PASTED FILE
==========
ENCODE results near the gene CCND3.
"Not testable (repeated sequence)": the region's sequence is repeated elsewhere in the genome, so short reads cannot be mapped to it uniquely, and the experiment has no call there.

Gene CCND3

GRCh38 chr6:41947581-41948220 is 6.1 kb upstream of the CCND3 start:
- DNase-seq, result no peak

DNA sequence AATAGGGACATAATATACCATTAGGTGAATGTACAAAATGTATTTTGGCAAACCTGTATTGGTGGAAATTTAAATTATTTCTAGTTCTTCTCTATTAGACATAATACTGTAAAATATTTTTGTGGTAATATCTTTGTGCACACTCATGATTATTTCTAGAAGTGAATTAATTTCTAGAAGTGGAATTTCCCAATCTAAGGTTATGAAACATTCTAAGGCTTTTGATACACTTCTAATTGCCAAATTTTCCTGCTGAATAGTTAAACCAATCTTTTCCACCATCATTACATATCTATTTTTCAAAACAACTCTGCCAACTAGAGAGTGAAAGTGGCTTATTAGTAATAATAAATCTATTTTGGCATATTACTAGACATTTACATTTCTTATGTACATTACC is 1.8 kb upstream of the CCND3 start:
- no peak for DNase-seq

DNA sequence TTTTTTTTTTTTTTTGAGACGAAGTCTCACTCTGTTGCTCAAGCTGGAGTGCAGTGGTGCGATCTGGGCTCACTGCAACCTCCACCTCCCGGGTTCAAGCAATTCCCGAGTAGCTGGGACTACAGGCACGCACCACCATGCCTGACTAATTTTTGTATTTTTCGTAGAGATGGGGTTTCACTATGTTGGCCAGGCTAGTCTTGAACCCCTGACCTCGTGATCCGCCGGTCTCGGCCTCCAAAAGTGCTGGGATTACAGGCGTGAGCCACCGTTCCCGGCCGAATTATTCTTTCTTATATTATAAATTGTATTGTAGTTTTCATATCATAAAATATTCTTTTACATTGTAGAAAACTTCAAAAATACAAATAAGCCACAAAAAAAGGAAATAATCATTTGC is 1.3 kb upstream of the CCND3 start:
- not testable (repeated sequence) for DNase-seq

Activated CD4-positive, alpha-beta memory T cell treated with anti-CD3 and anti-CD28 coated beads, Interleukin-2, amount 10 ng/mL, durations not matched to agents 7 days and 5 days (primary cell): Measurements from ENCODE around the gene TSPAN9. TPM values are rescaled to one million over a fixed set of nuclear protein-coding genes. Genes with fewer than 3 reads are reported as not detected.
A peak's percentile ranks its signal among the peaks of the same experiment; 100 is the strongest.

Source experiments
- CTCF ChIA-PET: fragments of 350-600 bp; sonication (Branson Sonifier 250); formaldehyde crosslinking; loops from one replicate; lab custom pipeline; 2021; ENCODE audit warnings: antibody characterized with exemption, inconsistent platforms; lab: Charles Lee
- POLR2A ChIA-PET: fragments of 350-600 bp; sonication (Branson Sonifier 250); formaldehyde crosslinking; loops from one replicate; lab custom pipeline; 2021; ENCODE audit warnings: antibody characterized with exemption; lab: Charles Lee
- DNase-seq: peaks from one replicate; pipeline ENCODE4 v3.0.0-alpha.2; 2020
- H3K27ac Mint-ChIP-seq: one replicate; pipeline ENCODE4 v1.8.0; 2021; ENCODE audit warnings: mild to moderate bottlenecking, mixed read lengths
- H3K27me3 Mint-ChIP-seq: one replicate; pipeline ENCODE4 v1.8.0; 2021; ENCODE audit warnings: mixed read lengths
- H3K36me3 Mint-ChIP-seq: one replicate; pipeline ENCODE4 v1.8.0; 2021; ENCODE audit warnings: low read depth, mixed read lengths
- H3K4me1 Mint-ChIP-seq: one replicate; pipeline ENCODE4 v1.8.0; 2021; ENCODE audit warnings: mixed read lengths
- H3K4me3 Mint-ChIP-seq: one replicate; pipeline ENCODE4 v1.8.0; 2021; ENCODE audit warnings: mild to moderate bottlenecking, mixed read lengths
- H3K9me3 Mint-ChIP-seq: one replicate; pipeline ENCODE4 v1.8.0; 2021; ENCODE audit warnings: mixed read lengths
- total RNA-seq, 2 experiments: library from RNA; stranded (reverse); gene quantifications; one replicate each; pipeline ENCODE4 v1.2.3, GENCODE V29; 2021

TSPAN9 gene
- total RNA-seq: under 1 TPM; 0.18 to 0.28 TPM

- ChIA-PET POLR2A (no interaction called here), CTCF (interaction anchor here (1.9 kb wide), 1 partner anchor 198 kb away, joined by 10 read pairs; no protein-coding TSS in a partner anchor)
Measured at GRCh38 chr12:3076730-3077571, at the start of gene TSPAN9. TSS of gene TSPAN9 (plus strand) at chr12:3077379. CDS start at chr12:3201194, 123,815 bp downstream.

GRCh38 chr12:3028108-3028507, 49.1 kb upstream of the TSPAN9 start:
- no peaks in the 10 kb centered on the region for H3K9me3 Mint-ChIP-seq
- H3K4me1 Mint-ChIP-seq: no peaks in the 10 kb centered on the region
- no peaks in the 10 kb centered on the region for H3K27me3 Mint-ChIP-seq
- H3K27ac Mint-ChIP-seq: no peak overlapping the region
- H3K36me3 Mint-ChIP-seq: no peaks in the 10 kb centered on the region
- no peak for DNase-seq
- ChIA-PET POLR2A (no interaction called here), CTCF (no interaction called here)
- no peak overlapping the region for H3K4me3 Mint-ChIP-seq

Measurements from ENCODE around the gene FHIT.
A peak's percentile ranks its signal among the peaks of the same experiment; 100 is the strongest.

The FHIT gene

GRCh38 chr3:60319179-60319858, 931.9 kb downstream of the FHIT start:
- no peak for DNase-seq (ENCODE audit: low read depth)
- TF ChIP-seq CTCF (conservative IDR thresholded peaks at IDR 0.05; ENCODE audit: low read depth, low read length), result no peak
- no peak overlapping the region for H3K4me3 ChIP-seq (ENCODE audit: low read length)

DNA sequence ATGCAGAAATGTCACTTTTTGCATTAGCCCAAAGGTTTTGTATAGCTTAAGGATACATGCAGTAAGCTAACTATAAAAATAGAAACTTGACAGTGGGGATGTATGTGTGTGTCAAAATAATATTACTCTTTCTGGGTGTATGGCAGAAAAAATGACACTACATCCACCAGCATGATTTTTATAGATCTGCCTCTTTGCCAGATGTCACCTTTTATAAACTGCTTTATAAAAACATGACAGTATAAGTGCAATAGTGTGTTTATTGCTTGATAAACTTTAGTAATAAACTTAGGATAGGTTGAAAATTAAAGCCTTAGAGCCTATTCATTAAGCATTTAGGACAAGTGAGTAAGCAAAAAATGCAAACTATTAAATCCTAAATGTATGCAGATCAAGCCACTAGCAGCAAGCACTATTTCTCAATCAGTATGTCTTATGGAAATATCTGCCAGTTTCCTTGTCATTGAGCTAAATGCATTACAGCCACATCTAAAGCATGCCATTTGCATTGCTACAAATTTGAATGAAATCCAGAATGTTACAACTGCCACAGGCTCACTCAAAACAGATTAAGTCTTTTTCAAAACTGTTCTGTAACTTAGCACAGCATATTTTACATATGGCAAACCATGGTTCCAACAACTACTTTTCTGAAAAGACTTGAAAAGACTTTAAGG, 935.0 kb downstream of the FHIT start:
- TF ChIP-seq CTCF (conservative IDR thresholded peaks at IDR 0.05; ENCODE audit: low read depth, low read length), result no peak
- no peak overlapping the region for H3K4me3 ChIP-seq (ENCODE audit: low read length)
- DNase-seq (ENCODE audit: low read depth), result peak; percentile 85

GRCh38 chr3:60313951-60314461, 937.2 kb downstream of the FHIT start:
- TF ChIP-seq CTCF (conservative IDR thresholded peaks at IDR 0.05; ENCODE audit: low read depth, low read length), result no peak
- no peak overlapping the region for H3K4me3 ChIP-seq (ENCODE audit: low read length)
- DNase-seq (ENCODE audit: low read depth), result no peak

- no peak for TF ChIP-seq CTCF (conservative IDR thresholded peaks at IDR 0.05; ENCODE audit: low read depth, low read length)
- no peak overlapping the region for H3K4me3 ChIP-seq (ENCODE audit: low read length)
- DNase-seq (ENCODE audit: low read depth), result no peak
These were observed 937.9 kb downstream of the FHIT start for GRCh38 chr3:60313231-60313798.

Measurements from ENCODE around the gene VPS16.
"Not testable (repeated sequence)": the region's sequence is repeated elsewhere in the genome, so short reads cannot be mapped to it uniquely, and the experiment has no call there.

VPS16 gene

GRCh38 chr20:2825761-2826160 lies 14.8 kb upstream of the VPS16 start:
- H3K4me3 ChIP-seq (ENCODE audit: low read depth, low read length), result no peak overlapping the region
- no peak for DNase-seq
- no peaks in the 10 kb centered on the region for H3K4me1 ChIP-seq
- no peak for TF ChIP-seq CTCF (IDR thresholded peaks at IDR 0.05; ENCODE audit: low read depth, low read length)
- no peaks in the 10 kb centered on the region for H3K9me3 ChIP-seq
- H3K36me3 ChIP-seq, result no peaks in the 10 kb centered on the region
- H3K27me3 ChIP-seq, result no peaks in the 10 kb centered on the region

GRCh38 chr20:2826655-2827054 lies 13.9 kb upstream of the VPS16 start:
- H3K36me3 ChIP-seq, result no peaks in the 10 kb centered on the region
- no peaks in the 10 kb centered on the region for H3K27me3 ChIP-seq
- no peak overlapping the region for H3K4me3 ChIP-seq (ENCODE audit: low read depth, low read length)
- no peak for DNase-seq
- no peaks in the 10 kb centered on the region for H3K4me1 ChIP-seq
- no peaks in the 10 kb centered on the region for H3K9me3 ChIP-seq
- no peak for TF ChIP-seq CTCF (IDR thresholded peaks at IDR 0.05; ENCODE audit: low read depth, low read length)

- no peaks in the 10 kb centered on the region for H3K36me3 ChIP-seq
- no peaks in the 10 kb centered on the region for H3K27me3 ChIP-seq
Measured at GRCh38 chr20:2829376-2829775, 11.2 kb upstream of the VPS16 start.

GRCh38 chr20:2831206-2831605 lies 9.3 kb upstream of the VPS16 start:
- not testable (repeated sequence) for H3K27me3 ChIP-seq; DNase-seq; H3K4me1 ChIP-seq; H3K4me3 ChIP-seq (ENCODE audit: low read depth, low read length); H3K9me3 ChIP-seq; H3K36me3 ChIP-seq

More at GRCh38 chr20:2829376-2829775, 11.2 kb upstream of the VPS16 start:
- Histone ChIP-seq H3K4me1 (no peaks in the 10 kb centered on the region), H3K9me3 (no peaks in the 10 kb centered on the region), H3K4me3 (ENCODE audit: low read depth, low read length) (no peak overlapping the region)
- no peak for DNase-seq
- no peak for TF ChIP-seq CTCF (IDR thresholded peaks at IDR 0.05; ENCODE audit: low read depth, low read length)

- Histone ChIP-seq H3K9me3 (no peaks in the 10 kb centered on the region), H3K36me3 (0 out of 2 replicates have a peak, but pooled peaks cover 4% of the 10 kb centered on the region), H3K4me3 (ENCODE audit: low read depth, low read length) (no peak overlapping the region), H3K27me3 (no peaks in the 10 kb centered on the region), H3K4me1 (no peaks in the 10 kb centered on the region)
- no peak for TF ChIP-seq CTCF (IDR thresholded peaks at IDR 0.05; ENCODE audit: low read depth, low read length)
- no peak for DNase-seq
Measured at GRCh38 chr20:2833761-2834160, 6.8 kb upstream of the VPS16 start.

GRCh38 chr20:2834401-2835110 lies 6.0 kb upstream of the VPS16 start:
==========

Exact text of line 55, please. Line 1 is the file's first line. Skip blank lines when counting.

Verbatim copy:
Measurements from ENCODE around the gene VPS16.